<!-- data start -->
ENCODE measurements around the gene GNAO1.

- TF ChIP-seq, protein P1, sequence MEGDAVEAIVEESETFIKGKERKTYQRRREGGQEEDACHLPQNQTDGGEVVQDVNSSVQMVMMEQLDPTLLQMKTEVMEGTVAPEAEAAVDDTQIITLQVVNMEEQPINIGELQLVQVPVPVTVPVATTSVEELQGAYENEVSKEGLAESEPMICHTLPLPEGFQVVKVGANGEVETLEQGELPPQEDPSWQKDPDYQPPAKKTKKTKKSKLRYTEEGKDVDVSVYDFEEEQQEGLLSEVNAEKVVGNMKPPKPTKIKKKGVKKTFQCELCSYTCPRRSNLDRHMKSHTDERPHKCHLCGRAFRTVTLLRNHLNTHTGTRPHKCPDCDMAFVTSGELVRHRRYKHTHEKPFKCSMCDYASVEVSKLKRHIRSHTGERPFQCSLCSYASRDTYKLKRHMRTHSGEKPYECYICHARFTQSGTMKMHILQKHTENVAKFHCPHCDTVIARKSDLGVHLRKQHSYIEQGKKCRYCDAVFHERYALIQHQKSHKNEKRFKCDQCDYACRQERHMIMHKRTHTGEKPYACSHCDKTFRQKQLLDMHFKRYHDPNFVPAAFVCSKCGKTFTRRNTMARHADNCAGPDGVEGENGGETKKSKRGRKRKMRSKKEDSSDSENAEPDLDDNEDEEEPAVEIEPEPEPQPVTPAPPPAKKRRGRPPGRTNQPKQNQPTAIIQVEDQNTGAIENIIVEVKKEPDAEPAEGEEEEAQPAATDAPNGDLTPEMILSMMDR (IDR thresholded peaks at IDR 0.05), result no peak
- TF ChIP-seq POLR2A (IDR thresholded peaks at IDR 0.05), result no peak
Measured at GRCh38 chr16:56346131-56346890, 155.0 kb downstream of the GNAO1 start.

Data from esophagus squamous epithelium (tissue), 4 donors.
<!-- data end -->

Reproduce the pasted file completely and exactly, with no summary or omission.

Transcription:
ENCODE measurements around the gene GNAO1.

- TF ChIP-seq, protein P1, sequence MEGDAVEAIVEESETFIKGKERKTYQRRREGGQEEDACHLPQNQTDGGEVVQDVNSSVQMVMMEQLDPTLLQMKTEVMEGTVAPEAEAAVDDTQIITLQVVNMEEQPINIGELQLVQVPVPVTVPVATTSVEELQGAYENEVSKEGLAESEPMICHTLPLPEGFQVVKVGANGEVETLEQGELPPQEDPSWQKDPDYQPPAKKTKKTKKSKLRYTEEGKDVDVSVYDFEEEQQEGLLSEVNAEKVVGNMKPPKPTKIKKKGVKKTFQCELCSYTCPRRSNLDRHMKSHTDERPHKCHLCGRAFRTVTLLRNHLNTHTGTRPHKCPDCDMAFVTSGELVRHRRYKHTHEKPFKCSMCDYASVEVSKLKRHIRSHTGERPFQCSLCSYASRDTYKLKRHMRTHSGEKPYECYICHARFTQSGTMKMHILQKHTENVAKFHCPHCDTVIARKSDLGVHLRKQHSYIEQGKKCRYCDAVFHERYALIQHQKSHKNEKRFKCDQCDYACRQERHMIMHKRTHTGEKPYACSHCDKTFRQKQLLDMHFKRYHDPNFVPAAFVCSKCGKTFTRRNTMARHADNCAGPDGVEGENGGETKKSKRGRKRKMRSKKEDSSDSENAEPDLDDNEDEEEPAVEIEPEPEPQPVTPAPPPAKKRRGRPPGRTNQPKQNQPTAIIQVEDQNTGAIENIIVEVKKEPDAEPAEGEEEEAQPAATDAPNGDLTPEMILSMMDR (IDR thresholded peaks at IDR 0.05), result no peak
- TF ChIP-seq POLR2A (IDR thresholded peaks at IDR 0.05), result no peak
Measured at GRCh38 chr16:56346131-56346890, 155.0 kb downstream of the GNAO1 start.

Data from esophagus squamous epithelium (tissue), 4 donors.